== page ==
Starting with 92.1 miles, 13,650 ft. ascent
A short day today. Rain was predicted from 9 A.M. on but it wasn’t raining when we were ready to leave the house, so we went.
We hiked on the Mountains-to-Sea Trail from the Folk Art Center to Bull Gap at the second crossing of Ox Creek Rd. Only 8.9 miles but the Blue Ridge Parkway was closed after that and we couldn’t go further.
We are in hunting season. Though you can’t hunt on Blue Ridge Parkway land, the public land is a thin ribbon through private property, so we heard plenty of shots.
We walked through a wooded section, mostly uphill, though we did see a few houses.
Our first unusual find was a zip-lock bag, attached to a tree and blowing in the wind. The piece of paper inside said “In Loving Memory of Linny” and it had a picture of Linny on the back. Maybe Linny loved this piece of the MST. No other clues.
We reached Lunch Rocks mid-morning. Every place has a Lunch Rocks, These rocks look down on Hawk Creek, an Asheville neighborhood.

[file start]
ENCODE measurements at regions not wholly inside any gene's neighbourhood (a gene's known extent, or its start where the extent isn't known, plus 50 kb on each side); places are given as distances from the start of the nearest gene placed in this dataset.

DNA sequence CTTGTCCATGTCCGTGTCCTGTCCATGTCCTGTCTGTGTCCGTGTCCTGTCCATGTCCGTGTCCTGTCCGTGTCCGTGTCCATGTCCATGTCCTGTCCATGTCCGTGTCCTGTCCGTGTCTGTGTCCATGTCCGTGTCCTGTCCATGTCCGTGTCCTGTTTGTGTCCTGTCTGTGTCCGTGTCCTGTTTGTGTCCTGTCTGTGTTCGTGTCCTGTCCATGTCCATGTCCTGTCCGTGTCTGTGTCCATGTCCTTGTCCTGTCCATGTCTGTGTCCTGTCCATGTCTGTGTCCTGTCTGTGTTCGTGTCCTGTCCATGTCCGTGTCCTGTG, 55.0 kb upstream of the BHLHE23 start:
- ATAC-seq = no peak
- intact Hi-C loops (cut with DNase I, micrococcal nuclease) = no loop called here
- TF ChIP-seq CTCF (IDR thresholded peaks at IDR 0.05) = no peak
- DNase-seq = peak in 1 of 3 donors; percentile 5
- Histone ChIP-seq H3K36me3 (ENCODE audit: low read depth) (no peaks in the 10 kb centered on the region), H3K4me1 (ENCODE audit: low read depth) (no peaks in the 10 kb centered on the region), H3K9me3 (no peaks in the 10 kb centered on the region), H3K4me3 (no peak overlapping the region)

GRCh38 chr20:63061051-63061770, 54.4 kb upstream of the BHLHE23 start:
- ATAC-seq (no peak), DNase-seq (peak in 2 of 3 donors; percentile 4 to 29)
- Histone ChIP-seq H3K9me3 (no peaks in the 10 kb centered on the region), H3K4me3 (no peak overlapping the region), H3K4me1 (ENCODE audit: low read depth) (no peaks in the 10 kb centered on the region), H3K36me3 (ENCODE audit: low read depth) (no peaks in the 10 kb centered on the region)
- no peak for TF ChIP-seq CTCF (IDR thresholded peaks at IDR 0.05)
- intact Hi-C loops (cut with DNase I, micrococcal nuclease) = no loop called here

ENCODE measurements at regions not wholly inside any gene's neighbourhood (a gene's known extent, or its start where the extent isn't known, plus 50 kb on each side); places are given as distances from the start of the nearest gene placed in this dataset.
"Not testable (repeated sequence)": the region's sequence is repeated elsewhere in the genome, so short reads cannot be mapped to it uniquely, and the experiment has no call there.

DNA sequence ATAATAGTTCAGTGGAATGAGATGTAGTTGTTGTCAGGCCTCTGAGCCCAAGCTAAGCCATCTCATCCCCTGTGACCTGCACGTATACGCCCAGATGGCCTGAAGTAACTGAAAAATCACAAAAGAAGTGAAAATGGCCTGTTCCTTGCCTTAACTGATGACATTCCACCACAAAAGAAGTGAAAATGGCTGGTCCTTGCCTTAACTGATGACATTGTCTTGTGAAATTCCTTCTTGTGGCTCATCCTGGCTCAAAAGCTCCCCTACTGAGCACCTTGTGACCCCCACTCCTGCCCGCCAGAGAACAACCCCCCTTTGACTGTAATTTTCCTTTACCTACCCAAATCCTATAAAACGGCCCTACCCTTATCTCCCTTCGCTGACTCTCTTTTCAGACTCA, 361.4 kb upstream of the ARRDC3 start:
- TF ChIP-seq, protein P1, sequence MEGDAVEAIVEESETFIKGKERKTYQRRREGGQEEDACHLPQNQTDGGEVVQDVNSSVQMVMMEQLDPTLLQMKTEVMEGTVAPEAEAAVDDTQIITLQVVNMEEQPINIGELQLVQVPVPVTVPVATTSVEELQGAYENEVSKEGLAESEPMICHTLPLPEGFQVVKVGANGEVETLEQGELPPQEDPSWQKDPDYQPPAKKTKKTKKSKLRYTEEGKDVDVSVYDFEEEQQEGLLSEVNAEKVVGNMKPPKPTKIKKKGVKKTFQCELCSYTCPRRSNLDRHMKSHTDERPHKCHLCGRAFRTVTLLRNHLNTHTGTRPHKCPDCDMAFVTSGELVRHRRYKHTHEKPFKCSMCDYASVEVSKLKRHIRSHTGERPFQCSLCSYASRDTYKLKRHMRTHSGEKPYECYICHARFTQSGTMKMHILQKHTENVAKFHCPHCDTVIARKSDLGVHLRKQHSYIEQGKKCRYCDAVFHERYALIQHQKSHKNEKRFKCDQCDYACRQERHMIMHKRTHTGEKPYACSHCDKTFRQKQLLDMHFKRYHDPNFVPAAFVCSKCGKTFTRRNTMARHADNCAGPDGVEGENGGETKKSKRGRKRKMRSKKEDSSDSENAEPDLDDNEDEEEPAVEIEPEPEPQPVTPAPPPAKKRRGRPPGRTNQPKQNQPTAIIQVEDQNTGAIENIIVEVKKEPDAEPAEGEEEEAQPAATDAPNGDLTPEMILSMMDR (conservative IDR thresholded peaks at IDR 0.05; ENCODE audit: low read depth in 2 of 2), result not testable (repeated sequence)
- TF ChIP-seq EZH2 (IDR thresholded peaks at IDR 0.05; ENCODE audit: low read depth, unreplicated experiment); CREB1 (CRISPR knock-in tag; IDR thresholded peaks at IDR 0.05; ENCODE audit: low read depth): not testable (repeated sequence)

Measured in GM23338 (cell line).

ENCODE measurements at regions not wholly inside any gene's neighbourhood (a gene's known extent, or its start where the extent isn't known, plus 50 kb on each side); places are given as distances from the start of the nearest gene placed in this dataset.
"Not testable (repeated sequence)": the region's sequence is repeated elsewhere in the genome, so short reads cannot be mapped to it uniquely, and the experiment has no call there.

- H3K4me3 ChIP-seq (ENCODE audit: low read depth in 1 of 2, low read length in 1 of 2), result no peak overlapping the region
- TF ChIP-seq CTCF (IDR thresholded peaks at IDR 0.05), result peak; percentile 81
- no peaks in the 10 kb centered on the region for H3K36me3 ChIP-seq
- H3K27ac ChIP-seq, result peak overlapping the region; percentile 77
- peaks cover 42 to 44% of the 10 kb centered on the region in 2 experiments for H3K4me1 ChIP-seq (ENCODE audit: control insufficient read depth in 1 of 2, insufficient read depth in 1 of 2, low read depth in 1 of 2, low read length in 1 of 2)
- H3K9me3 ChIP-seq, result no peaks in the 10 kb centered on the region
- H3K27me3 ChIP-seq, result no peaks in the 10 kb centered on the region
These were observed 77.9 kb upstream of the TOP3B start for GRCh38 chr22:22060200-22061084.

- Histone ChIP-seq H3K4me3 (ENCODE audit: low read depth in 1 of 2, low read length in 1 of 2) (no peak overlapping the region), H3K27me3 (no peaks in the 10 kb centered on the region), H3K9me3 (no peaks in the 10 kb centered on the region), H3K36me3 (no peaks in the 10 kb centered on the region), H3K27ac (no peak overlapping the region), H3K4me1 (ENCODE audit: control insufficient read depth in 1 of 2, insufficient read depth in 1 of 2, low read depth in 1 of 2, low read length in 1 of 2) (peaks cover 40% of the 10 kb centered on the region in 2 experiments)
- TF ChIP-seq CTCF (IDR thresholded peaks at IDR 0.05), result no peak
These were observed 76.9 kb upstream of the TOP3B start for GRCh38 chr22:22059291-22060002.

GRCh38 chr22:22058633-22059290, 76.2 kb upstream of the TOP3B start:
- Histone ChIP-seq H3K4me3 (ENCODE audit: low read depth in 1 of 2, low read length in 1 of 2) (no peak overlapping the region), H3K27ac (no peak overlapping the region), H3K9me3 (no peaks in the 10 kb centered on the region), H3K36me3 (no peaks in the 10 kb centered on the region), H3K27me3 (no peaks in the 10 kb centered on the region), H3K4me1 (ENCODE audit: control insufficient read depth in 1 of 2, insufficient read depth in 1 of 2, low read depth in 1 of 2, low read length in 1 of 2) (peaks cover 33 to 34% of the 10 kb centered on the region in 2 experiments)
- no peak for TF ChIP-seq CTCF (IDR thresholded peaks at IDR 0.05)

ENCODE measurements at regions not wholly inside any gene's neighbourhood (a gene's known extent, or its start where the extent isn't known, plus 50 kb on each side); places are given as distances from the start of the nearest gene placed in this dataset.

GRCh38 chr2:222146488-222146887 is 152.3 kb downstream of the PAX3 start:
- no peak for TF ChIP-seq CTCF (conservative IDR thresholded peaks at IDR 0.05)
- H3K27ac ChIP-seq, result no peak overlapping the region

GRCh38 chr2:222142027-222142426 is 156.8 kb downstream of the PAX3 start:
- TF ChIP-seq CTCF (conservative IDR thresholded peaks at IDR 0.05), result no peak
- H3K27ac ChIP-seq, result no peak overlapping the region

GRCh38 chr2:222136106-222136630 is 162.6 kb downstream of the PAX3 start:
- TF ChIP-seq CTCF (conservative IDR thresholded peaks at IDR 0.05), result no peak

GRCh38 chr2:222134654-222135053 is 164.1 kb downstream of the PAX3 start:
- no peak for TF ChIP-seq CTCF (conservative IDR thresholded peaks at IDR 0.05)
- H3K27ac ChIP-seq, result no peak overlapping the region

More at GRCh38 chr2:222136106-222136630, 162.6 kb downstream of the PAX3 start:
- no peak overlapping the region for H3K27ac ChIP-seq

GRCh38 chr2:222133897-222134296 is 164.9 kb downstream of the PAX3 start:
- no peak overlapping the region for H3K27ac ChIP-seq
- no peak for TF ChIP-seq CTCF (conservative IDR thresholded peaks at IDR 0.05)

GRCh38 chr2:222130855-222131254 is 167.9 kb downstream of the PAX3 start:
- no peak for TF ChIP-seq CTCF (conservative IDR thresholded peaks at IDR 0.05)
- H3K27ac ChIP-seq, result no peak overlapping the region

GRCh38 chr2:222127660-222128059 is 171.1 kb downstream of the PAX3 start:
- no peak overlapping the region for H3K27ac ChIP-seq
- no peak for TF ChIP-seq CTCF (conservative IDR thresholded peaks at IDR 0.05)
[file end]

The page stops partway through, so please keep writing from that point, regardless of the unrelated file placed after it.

The turn-off from the trail to Lunch Rocks used to be well-signposted but now, we just had to guess at it. The view is mostly of houses below, with some houses scattered above.
The Blue Ridge Parkway is very intent on protecting viewsheds off the Parkway. But are people really bothered by seeing civilization from an overlook? I think it makes it interesting. “Where are we looking at?” I ask. I don’t think people want to hike or drive in a green tunnel.
As we continued up, we saw a barrel that we think was left from moonshine days. Based on survey markers pounded into the ground, this land only became public in the 1960s, so it is not that far-fetched.
Mountain laurel lined the trail almost the whole way but there was almost no rhododendrons.
I wonder why. I always seem to associate them together.
It didn’t start raining until a half-mile before we reached our car – not bad planning.
That evening we went to Diamond Brand Outdoors to listen to Bill Hart talk about his book, Three Thousand Miles in the Great Smokies.
The whole point of this MST adventure is to see our state and Sharon got to see Diamond Brand and Bill.
Cumulative after Day 7 – 101 miles, 15,850 ft. ascent
Day 8 was a sad day. The weather was getting worse and there were predictions of rain, wind, snow and general messy weather and roads. So we didn’t hike the next day. Though the sun came out, I didn’t feel too bad when I read the following in the Asheville Citizen-Times.
A number of counties in Western North
Carolina are reporting downed trees and flooding along with some power outages after a night of heavy rain and wind.Downed trees were reported in Haywood, Cherokee, Swain and
Graham counties, emergency dispatchers said.